Archive for category Astronomy, Cosmology, Space


Posted by on Thursday, 15 January, 2015


Planetwide Lights Out



Solar storms come and go. Usually they’re not too bad. But a couple of summers ago we near had our heads taken off.  A double “mass ejection” from the sun’s corona smashed past us.

We were on the far side of our orbit, conveniently out of the way.

A few days earlier? It would have been brutal.

The power grid, along with most electronics and computers, would have been made useless. We would have been back to the good old days when streets were lit with oil lamps and the houses were lit with flickering candles.

Except, who’s got oil lamps anymore? Who’s got candles?

In a paper in the journal Nature Communications Dr. Ying D Lieu and Janet G Luhmann estimated how long it would have taken to recover from our “sun spot hangover”. A long time, – years probably- before the lights would be back on everywhere.

The cost? In the trillions of dollars. The effect on our world?

No matter how hard I try, I can’t imagine!

Here’s the thing.

These solar ejections happen pretty often. Once-in-a-while there’s a big one. There was one about this size in 1859 when there weren’t any computers. The worst thing was some problems with the telegraph system; some operators got electric shocks.

If this latest “big one”, the 2012 mass ejection, had caught us dead center, it would have taken out our TVs, computers, phones,  vehicles, and all the rest of our high tech equipment. Even my furnace would have been creamed. My furnace has a computerized controller board which runs the controls; it also talks to me over wifi and sends messages to my phone. A disturbance  92 million miles away on the surface of the sun would have had me burning logs. My whole life would have changed.


There isn’t much we can do to keep the sun from being the sun. Stuff will keep flying off the sun and, someday, a mass ejection will have our number on it. What we can do, is get serious about monitoring for these conditions. With sufficient warning, maybe we can take steps to minimize the damage.

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The drawing is mine.


Posted by on Sunday, 16 March, 2014



People fall in love with their own ideas. This is a particular occupational hazard for science writers and I apologize in advance for doing this to you but I’m repeating one of my answers to a question on because, frankly, I am in love with my own answer. It is my blog. I get to choose. Sue me if you don’t like it. (No. Just kidding. Please don’t.)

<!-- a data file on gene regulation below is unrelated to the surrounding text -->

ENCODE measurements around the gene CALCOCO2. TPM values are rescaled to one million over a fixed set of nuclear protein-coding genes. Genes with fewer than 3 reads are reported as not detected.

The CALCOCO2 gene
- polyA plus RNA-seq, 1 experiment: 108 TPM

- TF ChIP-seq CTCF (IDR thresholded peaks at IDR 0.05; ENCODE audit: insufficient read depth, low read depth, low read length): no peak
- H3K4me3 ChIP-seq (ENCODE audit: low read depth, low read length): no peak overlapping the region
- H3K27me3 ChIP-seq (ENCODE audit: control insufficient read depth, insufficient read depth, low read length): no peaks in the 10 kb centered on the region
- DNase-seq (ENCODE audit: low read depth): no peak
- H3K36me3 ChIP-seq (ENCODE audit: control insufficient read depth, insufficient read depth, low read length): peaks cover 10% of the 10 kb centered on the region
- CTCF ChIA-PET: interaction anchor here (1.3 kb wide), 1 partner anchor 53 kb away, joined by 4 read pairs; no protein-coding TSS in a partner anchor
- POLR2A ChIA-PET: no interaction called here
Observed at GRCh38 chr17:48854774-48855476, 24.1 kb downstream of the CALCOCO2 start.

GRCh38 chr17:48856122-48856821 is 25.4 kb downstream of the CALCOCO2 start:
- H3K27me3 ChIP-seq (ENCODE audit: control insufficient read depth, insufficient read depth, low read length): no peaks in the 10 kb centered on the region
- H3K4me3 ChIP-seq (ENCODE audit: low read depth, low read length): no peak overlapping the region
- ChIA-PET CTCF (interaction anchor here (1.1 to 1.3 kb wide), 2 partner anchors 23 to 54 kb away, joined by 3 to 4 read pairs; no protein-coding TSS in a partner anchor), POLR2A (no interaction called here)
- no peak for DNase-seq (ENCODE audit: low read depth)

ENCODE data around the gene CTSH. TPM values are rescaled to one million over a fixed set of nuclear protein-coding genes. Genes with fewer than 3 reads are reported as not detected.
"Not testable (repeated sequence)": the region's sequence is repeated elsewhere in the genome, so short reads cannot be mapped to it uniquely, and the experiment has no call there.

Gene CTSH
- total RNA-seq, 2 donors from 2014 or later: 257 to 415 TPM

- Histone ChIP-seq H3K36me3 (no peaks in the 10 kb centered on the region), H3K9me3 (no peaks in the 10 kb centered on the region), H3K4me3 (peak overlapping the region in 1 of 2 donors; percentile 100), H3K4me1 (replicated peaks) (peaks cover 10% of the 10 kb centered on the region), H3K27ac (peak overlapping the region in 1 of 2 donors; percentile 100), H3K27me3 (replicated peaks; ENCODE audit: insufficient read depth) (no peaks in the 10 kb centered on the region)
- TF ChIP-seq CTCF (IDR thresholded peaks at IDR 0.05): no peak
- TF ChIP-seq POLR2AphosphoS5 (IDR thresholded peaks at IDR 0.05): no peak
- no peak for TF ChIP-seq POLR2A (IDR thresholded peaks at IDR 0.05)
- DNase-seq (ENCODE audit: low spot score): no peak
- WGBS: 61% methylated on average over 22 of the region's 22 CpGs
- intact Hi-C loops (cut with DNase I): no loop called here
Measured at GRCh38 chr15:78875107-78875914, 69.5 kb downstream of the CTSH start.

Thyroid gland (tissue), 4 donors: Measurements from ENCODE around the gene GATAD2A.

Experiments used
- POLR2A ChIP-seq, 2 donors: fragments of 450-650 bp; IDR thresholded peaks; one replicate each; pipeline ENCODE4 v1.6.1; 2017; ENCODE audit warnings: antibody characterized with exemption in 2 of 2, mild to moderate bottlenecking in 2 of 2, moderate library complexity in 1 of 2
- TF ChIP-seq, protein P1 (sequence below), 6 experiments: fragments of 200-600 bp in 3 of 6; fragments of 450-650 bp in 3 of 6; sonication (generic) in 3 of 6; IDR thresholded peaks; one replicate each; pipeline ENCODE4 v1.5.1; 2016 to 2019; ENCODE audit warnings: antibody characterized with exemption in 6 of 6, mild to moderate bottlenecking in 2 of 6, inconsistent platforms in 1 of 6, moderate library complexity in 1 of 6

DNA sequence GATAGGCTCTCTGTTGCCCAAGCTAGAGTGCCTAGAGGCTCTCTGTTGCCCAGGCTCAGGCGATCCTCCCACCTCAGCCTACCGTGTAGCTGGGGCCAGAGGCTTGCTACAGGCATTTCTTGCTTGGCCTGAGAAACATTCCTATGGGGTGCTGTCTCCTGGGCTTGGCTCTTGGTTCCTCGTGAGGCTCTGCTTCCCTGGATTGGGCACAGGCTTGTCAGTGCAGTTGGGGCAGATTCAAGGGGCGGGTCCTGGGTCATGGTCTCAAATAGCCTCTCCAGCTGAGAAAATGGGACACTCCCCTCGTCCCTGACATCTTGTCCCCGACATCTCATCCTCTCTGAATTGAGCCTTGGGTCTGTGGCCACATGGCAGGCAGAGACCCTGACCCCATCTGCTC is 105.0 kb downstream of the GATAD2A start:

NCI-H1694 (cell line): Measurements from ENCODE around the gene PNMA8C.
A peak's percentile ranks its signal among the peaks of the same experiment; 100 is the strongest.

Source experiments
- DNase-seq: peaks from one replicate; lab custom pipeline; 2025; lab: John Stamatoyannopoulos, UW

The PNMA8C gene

The question (on Quora) was: Is it necessary for the universe to have a beginning?

I have two completely contradictory answers. You can take your pick.

Here’s the first one:

Life has become more complicated around here lately.

A few decades ago, the universe was a less ambiguous thing (no multiverses on the agenda) and little or no discussion of pre-big-bang physics. A currently hot topic is whether “something” (stuff) could have come from “nothing” (non-stuff). If you feel the origin of stuff is the beginning, then maybe that predates our particular “bang”.

My opinion? I suspect that there was always something and never nothing. I realize that’s hard to swallow. How could there have always been something? Didn’t it have to start? Where would it have come from? But, if the alternative is that the underlying paraphernalia of physicality – the laws of physics, space-time, and quantum principles – have to be initiated out of nowhere, maybe my version – always something – is less hard on the brain.

At some later point in time, I changed my mind:

The “universe” includes more now than it used to. We have started referring to the “known” universe for the part that we can see; the “rest of it” seems to be considerable and may even be “infinite”. The quotes are because of how infinite that infiniteness might turn out to be.

Projecting everything back to a real – if somewhat mysterious – beginning, a point of infinite density, seems to have become more difficult to accept. 30^-35 meters may be the smallest allowable size. It is called the “Planck length” and it appears to shut the door on anything being smaller than that. Even the early universe.

It now seems likely that the actual beginning may have been a small period of time after the unachievable “singularity” when a few grams of energy-matter condensed out of some still undefined process. The birth of the universe has gradually drifted away from a “who knows?” shoulder shrug to a legitimate area for scientific inquiry,

There’s been lots of back and forth about the difficulties (or not) of “something from nothing”. There are many “nothing purists” who insist we start with an utter void without even the occasional virtual particle and show how such a thing could have led to our present condition. They feel there should be no defined laws of physics in that void either. It would seem we have to choose between either a total and complete null or something that’s not much but has enough of somethingness to start things with random fluctations of virtual particles. If it’s the latter, you’re stuck defining something that’s “eternal” (eternal somethingness).